That is why the signal for the gathering of the exiles was a trumpet, for God was announcing a worldwide jubilee for His people. Their Assyrian and Egyptian oppressors and debtors might rage all they liked, but His people had been set free and were going home. Every debt was remitted, and every shackle was shattered, every bond, broken.
This prophecy of restoration, like all such prophecies, finds its fulfillment in Christ. He is our Jubilee, the Jubilee of all the world, and His Resurrection is the trumpet which announces it. With the rolling away of the stone from the door of the tomb, a trumpet began sounding which has never ceased to sound. It calls all the exiles home, announcing the forgiveness of every debt, liberation from every bond of sin and death. And not just the Jewish exiles, for Christ died not only for the Jewish nation, “but He that might also gather together into one the children of God who are scattered abroad”, Gentiles as well as Jews (John 11:52). As many in the world whom God taught and who heard the voice of the Shepherd, just as many God would gather into one, “and they shall become one flock with one Shepherd” (John 10:16). It did not matter whether or not one was a great sinner, or bound by shackles of addiction and despair. It did not matter whether or not one lived in the land of Assyria or the land of Egypt—Christ came to forgive and liberate all, and gather the exile safe and sound in His holy flock.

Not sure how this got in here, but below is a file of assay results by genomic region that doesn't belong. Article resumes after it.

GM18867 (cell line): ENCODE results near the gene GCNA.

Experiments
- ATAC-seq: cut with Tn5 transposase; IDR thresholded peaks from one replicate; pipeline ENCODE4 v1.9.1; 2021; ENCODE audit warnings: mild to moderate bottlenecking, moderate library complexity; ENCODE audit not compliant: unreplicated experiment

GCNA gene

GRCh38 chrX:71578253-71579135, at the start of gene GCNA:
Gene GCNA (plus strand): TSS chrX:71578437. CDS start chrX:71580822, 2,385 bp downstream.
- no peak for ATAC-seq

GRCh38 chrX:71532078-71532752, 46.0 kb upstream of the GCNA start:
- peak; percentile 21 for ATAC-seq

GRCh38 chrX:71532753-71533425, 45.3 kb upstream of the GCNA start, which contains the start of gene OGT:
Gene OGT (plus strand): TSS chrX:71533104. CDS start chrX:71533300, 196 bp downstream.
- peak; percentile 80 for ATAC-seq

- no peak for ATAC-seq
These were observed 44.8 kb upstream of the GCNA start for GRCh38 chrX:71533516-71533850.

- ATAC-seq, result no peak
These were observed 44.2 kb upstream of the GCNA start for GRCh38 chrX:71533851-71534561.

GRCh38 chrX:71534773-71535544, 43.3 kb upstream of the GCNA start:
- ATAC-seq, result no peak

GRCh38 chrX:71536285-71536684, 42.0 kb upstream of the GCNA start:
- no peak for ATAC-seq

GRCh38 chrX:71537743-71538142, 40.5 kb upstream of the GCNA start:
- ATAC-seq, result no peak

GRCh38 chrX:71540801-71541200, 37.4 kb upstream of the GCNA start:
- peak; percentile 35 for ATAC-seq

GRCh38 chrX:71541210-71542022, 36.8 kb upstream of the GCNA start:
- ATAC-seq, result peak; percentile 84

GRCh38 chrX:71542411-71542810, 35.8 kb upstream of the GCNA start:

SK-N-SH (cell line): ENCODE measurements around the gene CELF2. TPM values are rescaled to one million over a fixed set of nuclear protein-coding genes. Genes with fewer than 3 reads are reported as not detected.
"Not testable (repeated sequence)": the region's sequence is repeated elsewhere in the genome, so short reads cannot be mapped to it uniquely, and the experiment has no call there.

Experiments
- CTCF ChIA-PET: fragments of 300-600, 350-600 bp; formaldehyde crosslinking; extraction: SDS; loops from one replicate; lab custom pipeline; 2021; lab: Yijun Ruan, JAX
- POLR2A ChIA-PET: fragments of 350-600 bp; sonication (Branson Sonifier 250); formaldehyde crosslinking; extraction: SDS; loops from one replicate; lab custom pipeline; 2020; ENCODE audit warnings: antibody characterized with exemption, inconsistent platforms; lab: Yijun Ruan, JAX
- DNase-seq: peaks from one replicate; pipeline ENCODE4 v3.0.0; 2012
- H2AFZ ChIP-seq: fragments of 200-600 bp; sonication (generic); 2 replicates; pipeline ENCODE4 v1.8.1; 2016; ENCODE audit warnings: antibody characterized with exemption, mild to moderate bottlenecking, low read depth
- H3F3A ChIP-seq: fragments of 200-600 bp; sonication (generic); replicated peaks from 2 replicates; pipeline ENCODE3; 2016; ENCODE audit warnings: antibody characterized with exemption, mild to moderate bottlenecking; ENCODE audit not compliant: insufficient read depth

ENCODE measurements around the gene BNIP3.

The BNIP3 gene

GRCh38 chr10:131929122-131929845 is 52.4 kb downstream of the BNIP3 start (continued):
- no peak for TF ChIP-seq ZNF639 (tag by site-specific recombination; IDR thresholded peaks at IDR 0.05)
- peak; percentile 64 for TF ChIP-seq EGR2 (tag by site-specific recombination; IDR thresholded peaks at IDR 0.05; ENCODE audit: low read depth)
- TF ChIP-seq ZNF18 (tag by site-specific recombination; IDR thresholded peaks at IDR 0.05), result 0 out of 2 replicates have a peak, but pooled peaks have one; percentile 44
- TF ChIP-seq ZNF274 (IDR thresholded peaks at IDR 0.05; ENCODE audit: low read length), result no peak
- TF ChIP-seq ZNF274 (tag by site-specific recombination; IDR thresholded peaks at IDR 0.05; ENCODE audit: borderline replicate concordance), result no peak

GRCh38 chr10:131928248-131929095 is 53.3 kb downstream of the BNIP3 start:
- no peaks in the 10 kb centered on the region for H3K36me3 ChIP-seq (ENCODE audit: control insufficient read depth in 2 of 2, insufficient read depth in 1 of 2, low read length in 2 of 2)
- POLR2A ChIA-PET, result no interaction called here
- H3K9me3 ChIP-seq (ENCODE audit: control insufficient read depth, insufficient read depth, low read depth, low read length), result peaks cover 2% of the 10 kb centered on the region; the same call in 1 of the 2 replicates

What then is our responsibility? Pascha calls us to live like men and women who have heard the blast of a trumpet, who have arisen like those alive from the dead, living in joy. Nietzsche famously said that he would believe in the Redeemer when the Christians looked a little more redeemed. Fair enough: let us live in such a way that all may know that we have been redeemed—living each day in freedom and joy. Formerly we lived like everyone else, helpless and trembling in the shadow of death, debtors to sin in the lands of Assyria and Egypt. But no longer. Now we are going home, our faces radiant with Pascha, the faces of those who have heard the blast of the Jubilee trumpet. Let that trumpet sound in the ears of the weary world, loud enough to wake the dead: Christ is risen!
Source: No Other Foundation